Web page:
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US airlines are suing Biden administration over new rule to make certain fees easier to spot

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WASHINGTON (AP) — United States airlines are suing to block the Biden administration from requiring greater transparency over fees that the carriers charge their passengers, saying that a new rule would confuse consumers by giving them too much information during the ticket-buying process.

The US Transportation Department said Monday it will vigorously defend the rule against what it called “hidden junk fees.”

American, Delta, United and three other carriers, along with their industry trade group, sued the Transportation Department in a federal appeals court on Friday, asking the court to overturn the rule.

The trade group, Airlines for America, said the Transportation Department is going beyond its authority by attempting “to regulate private business operations in a thriving marketplace.” The airlines said the administration hasn’t shown that consumers can’t get information about fees already.

“Airlines go to great lengths to make their customers knowledgeable about these fees,” Airlines for America said Monday. “The ancillary fee rule by the Department of Transportation will greatly confuse consumers who will be inundated with information that will only serve to complicate the buying process.”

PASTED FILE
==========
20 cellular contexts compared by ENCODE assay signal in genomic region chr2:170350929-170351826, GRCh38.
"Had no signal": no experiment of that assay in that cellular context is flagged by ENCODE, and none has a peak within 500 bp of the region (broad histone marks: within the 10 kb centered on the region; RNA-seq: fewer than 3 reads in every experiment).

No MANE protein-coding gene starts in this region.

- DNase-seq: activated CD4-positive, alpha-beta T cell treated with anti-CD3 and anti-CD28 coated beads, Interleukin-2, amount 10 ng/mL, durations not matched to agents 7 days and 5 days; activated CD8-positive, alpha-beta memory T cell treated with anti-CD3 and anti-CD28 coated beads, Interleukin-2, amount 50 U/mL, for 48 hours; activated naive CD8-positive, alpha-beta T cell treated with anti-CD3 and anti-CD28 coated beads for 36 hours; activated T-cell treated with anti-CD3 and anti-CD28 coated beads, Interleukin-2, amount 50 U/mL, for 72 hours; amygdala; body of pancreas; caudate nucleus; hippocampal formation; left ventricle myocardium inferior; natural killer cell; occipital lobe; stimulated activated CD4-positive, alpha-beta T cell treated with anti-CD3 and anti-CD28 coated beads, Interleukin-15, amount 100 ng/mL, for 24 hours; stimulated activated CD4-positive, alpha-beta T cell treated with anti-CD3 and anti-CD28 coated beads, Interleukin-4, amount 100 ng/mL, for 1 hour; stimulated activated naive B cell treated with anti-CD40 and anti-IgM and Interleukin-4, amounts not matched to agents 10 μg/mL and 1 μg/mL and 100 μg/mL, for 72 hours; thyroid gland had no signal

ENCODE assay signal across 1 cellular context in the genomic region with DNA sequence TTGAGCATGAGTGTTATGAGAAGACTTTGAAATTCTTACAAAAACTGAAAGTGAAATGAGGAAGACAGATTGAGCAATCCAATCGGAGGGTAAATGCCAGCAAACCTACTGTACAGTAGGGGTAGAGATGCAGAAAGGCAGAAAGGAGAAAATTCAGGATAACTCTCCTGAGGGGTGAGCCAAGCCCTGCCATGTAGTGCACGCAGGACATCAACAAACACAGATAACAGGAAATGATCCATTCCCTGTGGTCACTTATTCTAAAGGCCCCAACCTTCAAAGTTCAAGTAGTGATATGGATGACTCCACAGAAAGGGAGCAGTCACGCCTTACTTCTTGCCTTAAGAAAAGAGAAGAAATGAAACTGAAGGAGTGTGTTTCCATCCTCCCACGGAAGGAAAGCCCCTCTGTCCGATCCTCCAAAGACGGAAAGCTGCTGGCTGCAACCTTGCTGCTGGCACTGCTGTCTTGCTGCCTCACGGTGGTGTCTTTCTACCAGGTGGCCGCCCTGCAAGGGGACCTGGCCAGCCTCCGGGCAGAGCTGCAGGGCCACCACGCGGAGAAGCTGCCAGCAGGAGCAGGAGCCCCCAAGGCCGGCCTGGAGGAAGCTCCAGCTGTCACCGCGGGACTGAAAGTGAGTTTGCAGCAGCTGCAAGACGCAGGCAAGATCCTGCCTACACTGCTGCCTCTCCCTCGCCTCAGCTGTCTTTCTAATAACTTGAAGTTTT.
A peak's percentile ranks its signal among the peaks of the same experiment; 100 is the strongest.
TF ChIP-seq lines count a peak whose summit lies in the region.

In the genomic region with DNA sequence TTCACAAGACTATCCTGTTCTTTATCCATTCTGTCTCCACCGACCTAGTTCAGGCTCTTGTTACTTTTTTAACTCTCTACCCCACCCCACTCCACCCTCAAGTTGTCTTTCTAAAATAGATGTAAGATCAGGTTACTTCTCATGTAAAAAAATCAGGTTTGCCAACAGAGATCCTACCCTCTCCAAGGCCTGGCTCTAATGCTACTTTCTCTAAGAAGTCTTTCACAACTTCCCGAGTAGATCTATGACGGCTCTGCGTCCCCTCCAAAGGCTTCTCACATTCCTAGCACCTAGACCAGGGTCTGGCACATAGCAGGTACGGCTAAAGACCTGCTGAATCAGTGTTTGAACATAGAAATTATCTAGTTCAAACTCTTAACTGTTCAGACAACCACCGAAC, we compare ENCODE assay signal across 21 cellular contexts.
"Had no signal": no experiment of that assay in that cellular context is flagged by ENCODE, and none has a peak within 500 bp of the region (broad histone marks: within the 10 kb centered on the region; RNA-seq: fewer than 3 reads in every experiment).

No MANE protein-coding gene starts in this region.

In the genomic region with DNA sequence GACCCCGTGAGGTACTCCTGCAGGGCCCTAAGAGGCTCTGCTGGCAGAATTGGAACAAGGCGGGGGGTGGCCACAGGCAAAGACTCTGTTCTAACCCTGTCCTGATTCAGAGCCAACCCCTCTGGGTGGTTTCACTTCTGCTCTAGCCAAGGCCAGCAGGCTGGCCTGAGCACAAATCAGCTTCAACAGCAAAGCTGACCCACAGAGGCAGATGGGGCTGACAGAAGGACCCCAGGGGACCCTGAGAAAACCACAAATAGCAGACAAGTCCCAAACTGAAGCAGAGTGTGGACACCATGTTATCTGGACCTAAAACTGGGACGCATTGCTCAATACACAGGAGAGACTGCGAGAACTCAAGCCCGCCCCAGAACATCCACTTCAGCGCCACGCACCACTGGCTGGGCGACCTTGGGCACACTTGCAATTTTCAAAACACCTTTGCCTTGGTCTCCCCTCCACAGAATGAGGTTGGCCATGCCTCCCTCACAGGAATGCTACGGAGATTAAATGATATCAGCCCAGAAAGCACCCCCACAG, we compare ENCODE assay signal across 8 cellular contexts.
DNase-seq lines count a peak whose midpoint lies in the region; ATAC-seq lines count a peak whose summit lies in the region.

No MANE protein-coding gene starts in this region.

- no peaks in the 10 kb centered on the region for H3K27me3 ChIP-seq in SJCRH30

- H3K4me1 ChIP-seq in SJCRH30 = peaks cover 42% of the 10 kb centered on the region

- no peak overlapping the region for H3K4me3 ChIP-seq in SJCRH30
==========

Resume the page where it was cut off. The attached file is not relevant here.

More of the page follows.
The Transportation Department announced the new rule on April 24. It would require airlines and travel agents to disclose upfront any charges for baggage and cancelling or changing a reservation. Airlines must show the fees on the first website page where they quote a price for a flight.

The agency estimated that the rule will save consumers more than $500 million a year.

“We will vigorously defend our rule protecting people from hidden junk fees and ensuring travellers can see the full price of a flight before they purchase a ticket. Many air travellers will be disappointed to learn that the airline lobby is suing to stop these common-sense protections,” the department said Monday.

Among the nation’s six biggest airlines, only Southwest did not join the legal challenge, which was filed in the 5th U.S. Circuit Court of Appeals in New Orleans. Southwest said the rule will have little to no effect on it because the Dallas-based carrier lets passengers check two bags for free and has never charged extra fees for changing or cancelling reservations.

“Overall, we support every airline’s right to price its products but believe fees should be clearly and consistently disclosed, so consumers can make informed purchasing decisions,” Southwest said.

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